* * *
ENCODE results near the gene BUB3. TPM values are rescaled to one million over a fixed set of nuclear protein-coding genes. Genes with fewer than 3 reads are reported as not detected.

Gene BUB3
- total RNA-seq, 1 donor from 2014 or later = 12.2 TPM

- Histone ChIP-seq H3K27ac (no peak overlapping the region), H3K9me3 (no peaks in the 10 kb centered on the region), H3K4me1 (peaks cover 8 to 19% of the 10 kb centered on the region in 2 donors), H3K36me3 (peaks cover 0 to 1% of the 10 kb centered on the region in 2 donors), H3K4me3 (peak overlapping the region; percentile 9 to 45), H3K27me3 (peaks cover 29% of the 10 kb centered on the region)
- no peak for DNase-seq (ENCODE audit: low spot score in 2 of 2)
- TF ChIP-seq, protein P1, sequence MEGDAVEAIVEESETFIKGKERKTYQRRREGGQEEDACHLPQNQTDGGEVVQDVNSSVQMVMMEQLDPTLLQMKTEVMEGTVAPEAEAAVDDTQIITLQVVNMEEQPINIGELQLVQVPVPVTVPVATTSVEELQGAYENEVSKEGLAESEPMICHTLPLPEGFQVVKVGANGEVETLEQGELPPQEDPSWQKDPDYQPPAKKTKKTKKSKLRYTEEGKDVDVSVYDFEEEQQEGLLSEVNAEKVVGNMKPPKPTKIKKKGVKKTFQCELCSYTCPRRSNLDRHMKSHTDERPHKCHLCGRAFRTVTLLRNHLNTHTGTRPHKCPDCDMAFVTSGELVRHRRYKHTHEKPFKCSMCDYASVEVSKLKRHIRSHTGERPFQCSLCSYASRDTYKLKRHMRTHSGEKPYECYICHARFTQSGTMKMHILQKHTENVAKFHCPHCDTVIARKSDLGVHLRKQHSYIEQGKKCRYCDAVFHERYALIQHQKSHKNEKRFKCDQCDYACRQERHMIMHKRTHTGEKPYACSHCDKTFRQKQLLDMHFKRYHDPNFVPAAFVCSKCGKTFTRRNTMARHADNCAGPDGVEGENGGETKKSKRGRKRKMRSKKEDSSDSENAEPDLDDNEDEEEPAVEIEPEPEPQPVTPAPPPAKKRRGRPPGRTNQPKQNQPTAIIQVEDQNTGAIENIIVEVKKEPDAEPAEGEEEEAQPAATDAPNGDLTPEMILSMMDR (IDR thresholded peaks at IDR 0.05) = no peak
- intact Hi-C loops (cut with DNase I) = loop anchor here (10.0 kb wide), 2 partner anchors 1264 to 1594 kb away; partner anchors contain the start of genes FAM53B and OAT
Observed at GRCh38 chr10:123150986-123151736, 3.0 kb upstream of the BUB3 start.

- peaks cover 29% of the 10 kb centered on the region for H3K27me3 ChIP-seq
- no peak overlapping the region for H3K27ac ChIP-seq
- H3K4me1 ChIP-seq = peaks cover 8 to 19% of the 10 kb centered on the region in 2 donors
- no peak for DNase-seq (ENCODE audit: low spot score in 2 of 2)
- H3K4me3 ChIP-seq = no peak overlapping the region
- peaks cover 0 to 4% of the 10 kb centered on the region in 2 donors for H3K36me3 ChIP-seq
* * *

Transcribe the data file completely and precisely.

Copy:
ENCODE results near the gene BUB3. TPM values are rescaled to one million over a fixed set of nuclear protein-coding genes. Genes with fewer than 3 reads are reported as not detected.

Gene BUB3
- total RNA-seq, 1 donor from 2014 or later = 12.2 TPM

- Histone ChIP-seq H3K27ac (no peak overlapping the region), H3K9me3 (no peaks in the 10 kb centered on the region), H3K4me1 (peaks cover 8 to 19% of the 10 kb centered on the region in 2 donors), H3K36me3 (peaks cover 0 to 1% of the 10 kb centered on the region in 2 donors), H3K4me3 (peak overlapping the region; percentile 9 to 45), H3K27me3 (peaks cover 29% of the 10 kb centered on the region)
- no peak for DNase-seq (ENCODE audit: low spot score in 2 of 2)
- TF ChIP-seq, protein P1, sequence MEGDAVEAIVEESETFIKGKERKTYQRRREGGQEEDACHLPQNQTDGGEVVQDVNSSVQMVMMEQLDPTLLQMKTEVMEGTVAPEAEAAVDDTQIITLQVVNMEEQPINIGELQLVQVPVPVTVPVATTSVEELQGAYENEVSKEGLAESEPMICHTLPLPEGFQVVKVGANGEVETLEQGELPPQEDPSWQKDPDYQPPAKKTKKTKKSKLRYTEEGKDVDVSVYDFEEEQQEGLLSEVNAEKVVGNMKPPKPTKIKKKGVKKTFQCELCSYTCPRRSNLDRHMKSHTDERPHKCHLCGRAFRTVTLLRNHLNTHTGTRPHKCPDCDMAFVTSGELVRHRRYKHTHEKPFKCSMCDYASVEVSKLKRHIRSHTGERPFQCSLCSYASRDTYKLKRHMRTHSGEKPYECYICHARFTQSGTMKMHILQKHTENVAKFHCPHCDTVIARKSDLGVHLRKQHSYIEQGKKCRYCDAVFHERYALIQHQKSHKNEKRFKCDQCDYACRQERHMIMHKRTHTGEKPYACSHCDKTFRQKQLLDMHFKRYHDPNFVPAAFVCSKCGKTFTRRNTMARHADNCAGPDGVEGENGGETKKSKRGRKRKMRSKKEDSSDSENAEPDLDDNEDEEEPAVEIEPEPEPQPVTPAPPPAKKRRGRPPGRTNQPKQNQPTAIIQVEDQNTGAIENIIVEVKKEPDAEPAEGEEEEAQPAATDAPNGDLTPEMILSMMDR (IDR thresholded peaks at IDR 0.05) = no peak
- intact Hi-C loops (cut with DNase I) = loop anchor here (10.0 kb wide), 2 partner anchors 1264 to 1594 kb away; partner anchors contain the start of genes FAM53B and OAT
Observed at GRCh38 chr10:123150986-123151736, 3.0 kb upstream of the BUB3 start.

- peaks cover 29% of the 10 kb centered on the region for H3K27me3 ChIP-seq
- no peak overlapping the region for H3K27ac ChIP-seq
- H3K4me1 ChIP-seq = peaks cover 8 to 19% of the 10 kb centered on the region in 2 donors
- no peak for DNase-seq (ENCODE audit: low spot score in 2 of 2)
- H3K4me3 ChIP-seq = no peak overlapping the region
- peaks cover 0 to 4% of the 10 kb centered on the region in 2 donors for H3K36me3 ChIP-seq